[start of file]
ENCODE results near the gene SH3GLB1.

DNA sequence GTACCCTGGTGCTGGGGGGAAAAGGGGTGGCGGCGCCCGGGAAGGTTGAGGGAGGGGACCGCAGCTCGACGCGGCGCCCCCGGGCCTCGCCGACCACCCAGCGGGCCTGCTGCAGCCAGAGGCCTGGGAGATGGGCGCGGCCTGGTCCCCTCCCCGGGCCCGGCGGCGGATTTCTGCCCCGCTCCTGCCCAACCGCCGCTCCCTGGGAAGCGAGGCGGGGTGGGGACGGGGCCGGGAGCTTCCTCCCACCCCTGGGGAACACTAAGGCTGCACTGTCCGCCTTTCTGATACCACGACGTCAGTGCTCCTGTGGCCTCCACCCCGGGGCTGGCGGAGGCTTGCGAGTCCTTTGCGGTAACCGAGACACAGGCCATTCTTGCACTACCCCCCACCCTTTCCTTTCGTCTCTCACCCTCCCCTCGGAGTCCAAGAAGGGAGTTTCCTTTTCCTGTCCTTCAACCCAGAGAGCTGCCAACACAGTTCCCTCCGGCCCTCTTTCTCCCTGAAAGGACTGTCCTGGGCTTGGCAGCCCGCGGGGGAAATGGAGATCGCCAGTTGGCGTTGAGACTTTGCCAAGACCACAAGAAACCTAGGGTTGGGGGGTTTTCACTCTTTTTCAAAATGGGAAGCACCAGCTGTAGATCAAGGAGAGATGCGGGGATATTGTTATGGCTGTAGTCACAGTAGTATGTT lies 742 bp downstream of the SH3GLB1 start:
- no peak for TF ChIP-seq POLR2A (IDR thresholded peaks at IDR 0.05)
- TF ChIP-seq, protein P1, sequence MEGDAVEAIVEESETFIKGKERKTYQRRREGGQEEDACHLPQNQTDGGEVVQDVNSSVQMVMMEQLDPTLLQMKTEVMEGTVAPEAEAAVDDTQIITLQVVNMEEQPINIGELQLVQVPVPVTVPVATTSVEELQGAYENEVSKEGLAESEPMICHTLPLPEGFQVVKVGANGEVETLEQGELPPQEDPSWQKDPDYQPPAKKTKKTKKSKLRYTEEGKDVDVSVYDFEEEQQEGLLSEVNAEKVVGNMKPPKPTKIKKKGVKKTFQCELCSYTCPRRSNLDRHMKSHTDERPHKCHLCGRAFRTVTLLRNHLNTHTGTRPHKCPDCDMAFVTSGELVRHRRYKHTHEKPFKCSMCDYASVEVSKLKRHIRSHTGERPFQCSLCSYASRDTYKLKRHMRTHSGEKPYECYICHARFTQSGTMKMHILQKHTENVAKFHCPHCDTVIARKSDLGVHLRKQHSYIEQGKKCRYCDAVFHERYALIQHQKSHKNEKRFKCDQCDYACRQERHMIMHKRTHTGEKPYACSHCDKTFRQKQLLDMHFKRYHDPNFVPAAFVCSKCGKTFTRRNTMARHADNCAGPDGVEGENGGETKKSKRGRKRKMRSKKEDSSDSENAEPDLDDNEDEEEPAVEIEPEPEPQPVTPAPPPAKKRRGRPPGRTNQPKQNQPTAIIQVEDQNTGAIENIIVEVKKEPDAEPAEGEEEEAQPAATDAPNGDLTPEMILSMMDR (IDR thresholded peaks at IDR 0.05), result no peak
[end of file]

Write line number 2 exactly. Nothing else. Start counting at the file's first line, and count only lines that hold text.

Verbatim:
DNA sequence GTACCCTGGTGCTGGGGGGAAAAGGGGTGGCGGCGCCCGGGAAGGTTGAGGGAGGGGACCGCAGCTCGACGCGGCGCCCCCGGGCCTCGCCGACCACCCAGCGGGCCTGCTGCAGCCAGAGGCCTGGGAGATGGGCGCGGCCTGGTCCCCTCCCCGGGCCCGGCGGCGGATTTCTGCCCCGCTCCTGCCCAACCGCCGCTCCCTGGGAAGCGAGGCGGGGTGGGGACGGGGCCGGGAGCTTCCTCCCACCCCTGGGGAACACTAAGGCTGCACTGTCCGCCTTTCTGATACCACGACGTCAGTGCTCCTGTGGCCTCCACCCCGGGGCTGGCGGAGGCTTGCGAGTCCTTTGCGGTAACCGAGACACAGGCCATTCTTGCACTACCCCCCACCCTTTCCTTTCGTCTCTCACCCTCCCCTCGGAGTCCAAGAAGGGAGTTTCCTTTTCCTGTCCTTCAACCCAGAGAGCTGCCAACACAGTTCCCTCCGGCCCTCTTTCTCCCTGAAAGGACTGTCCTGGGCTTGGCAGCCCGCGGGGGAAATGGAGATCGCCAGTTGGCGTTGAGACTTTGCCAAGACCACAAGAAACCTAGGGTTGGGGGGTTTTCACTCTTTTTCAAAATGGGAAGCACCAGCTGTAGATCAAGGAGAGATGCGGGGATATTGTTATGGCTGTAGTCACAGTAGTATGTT lies 742 bp downstream of the SH3GLB1 start: